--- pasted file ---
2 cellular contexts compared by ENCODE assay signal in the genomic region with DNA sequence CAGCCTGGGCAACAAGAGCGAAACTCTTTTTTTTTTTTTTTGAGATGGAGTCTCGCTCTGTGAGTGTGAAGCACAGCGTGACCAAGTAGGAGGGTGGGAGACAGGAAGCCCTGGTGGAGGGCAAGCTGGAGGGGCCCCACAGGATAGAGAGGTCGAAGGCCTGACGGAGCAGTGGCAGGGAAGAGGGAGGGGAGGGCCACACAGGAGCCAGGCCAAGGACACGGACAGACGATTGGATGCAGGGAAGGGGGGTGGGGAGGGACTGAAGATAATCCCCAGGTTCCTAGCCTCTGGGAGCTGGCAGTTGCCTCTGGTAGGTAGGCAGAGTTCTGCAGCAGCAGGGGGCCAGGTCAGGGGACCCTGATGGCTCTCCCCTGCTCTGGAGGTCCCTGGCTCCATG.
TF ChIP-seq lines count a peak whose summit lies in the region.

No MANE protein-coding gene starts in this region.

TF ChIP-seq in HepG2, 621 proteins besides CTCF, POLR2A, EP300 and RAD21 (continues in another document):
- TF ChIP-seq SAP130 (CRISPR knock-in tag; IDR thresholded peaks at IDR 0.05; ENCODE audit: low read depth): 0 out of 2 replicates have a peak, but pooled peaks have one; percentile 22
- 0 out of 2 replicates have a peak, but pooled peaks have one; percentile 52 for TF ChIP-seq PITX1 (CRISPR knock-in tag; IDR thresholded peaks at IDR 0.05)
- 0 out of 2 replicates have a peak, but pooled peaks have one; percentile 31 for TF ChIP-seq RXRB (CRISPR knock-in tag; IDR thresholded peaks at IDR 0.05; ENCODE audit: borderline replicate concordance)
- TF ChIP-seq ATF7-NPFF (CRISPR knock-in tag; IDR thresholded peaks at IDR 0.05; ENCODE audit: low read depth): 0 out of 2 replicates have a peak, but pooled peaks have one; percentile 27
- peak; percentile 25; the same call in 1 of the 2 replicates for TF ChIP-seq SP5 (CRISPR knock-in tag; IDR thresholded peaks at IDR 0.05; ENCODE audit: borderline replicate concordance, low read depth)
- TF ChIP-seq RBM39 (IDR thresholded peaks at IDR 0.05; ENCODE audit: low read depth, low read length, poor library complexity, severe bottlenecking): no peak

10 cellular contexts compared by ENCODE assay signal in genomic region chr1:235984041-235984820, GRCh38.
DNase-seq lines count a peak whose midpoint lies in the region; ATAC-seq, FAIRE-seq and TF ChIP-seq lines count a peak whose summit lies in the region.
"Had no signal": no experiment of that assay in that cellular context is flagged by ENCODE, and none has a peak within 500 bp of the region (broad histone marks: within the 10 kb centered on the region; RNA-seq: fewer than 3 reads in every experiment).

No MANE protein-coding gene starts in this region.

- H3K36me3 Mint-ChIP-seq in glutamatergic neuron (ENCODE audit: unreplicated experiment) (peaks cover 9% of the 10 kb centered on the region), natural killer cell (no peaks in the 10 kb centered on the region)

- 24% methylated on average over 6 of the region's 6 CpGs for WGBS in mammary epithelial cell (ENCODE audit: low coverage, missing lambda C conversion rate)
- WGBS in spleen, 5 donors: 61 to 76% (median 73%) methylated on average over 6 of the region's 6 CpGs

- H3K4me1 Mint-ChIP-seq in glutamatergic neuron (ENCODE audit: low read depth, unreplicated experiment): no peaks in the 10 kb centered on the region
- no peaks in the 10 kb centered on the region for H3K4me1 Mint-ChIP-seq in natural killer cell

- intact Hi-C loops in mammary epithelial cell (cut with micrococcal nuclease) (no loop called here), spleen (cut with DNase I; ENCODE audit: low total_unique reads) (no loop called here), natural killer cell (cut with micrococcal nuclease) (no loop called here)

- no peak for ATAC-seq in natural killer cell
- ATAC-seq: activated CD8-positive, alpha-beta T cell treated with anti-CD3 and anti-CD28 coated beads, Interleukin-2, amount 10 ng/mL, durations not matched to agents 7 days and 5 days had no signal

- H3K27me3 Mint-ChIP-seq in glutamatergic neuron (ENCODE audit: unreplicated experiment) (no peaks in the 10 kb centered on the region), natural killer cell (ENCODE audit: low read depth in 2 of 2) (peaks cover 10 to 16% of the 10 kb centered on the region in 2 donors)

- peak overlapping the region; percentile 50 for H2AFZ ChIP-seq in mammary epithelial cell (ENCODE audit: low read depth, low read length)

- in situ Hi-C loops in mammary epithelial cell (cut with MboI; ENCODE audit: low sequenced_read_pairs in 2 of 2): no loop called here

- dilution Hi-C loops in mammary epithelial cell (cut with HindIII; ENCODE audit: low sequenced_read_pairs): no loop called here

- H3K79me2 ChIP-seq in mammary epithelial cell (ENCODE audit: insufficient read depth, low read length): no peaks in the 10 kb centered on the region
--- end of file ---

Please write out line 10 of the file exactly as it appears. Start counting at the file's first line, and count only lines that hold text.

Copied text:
- TF ChIP-seq RBM39 (IDR thresholded peaks at IDR 0.05; ENCODE audit: low read depth, low read length, poor library complexity, severe bottlenecking): no peak